Last week, we discussed the important topic of establishing healthy video game use habits that are consistent with the needs of your child and family.
During part 2 of this series, we will take a look at online gaming and ways to encourage safety for your child during online gaming experiences.
Online gaming occurs when an individual plays a game online through a console (PlayStation, Xbox), smart phone and/or tablet, that may involve interactions with other gamers during the process.
A difference between video games and online games is that no rating system exists for online games, leaving parents in the dark about the quality and content of games that their children are accessing. In addition, online games may include chatting features that allow for interaction with other gamers, opening the door for children to communicate with others whom they do not know.
While this may not be new to today’s parents who may have communicated through online messaging services as a child, the accessibility of these chatting features outside of a family computer located in a supervised setting can lead to more challenges for parents attempting to monitor online chatting.
Setting Expectations for Safety with Online Gaming
One way to help monitor your child’s access to online gaming is to setup consoles and devices in a shared living space and to limit access to take place only when a parent is present.
Another tip to encourage safe usage of online gaming is to talk with children about safety and to include their knowledge and feelings into the conversation.
When talking with children, notify them of some of the dangers involved in online gaming and establish the rules that your family has for keeping them safe. It is important for your child to understand your expectations for what can and cannot be shared with other gamers online, such as personal information like passwords, credit card information, phone numbers, addresses or locations (of home, family members, school, etc.).
This resource provides some tips for talking with your child about online gaming safety, as well as gives you more information about the online gaming experience.
Because children are not fully aware of the dangers of online gaming, your child may have a strong reaction to limits set regarding making friends online. It is important for parents to know that to children, online friendships are more commonplace than what today’s parents remember from their own childhoods.
Keep in mind that all friendships start out as strangers, and in today’s technologically-fueled world, your child actually can build a group of online friends that can grow into strong support systems and healthy relationships. These friendships could bud into friends they really care about and look forward to getting together with online, in the same sense as they would play with other peers in person.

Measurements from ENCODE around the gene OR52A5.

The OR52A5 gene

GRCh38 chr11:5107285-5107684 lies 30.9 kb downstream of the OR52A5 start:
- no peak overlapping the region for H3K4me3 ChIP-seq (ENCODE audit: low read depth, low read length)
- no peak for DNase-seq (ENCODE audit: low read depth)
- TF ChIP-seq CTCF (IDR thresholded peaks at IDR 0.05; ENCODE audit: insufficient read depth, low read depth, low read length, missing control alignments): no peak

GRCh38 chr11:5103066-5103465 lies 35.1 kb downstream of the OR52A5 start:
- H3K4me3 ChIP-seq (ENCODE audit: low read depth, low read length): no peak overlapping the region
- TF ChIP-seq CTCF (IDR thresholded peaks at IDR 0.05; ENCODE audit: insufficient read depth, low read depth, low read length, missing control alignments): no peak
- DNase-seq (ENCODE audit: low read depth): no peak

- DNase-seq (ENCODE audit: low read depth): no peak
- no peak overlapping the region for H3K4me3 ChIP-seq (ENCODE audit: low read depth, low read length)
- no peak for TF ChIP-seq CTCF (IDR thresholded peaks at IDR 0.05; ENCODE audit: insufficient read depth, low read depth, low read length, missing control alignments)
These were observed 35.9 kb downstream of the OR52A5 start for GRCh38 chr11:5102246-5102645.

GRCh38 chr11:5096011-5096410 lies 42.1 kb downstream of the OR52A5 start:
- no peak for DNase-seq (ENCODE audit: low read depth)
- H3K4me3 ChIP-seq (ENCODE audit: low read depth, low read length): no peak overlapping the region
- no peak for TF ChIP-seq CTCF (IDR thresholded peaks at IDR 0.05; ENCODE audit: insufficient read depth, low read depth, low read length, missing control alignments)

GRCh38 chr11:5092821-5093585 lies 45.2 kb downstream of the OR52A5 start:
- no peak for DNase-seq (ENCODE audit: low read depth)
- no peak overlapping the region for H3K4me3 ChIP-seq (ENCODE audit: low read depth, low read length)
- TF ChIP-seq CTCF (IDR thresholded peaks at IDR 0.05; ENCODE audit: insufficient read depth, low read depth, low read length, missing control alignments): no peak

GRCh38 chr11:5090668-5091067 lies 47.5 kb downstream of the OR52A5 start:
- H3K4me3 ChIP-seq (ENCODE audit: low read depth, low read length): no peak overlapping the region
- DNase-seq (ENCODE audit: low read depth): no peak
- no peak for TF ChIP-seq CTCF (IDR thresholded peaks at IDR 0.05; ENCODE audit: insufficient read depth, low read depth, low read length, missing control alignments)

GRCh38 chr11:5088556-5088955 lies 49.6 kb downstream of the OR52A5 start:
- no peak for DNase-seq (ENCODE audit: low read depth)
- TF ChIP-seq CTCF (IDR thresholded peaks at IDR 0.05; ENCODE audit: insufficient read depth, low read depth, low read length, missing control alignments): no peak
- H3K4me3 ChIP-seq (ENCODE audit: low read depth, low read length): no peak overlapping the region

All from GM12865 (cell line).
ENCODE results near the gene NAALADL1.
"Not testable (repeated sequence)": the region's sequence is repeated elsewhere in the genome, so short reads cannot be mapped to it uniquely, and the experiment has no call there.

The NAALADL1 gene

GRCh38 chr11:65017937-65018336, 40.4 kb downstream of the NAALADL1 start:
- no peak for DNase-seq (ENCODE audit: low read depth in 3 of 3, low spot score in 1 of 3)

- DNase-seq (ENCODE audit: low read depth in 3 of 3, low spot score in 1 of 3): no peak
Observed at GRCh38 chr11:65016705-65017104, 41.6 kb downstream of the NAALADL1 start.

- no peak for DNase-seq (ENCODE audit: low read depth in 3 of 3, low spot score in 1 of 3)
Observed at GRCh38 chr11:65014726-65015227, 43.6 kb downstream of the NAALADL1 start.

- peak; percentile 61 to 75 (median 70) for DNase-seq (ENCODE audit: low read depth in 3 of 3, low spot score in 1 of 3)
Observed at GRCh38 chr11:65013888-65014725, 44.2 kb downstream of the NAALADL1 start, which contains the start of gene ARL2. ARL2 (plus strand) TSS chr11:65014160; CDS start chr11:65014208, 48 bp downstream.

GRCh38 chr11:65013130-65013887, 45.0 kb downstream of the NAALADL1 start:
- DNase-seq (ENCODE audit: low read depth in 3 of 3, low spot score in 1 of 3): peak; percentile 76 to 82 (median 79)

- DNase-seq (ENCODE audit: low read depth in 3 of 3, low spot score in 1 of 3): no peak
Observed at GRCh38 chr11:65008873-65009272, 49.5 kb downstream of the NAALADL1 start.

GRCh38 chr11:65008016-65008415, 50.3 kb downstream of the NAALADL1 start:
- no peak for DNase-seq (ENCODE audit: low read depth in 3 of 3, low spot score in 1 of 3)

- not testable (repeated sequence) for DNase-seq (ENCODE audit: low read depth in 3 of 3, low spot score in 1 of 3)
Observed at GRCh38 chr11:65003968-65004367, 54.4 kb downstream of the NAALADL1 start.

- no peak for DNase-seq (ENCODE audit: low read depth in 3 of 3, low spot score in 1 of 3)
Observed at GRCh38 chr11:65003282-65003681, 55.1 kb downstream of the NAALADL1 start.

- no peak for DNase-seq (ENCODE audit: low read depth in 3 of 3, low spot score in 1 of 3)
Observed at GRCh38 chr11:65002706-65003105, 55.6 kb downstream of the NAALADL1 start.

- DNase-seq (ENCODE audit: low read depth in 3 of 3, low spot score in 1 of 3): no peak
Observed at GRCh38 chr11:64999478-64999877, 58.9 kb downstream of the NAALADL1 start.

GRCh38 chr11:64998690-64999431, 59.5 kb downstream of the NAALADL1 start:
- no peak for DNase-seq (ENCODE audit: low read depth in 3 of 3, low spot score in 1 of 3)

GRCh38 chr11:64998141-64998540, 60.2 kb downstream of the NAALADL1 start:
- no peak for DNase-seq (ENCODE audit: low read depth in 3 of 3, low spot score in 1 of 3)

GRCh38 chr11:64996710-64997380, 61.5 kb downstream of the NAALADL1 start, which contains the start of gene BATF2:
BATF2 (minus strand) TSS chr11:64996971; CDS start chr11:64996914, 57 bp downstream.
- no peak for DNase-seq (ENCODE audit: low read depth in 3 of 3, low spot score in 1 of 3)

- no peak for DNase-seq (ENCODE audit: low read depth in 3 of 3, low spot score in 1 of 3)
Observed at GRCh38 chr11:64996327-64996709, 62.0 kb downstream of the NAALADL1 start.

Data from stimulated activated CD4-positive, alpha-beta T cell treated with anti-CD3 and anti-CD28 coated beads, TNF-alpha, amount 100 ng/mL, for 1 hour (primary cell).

In order for this conversation to go well, your child needs to feel supported and respected for their desire to connect with online peers. Making fun of them for desiring to connect with peers online is not going to get the conversation started out on the right foot. While exploring topics of safety, parents should also keep in mind that respect for their child’s desire to engage in online gaming is imperative for the conversation to have optimal outcomes.
To keep them safe online, talk with children about the importance of identifying red flags, such as those engaging in online harassment, unsuitable online behavior or attempts to know more about them than is appropriate for the game. This is a great time to engage in conversations about cyber bullying and to develop a plan for what to do and who to turn to if this is taking place.
Protecting Financials in Online Gaming
Another essential thing to note as a parent is that most online gaming systems are linked to some form of payment or credit card.
Many modern games extend the fun of the game by adding in- app purchases, such as adding bonus levels, character skins, game expansions, music, virtual coins or in game currency, characters, season passes, and other game enhancers. You don’t want to get caught with a huge credit card bill on your next statement due to your child unknowingly spending money on their gaming platforms.
Spending money online can be hard for young children to conceptualize. It can be easy for kids to get caught up in clicking and to not even realize that they have spent your real, hard-earned money during game play.
Most platforms have the ability to set up parental controls to manage your child’s spending. Some consoles or platforms have the ability to set spending limits, block purchases, and/or to require parental approval for every purchase. You can also use these same parental controls to limit game time, access to multiplayer games, and/or chat features.
It is necessary to talk to your child about what your expectations are for this. You may decide to not allow any in-app purchases, set up an allowance for spending within their games or require parental permission for all purchases in advance. It is important that you discuss this with your child early on and with each game.
Next week, part 3 of this series will explore ways to establish the right gaming routine for your child and family.
Rachel Thyberg, CSW-PIP, RPT is a contributor to this article. After working with children and adolescents in play therapy and learning that video games are such an important aspect of the lives of children and adolescents, Rachel sought out additional training on using the language and culture of video games within the play therapy process.
Rachel has utilized these trainings to better understand her clients and to help parents and their children begin to navigate conversations about video game usage in their home.
If you have more questions about how to talk with your children about video game usage or need help navigating this experience, please contact Encompass Mental Health for more information.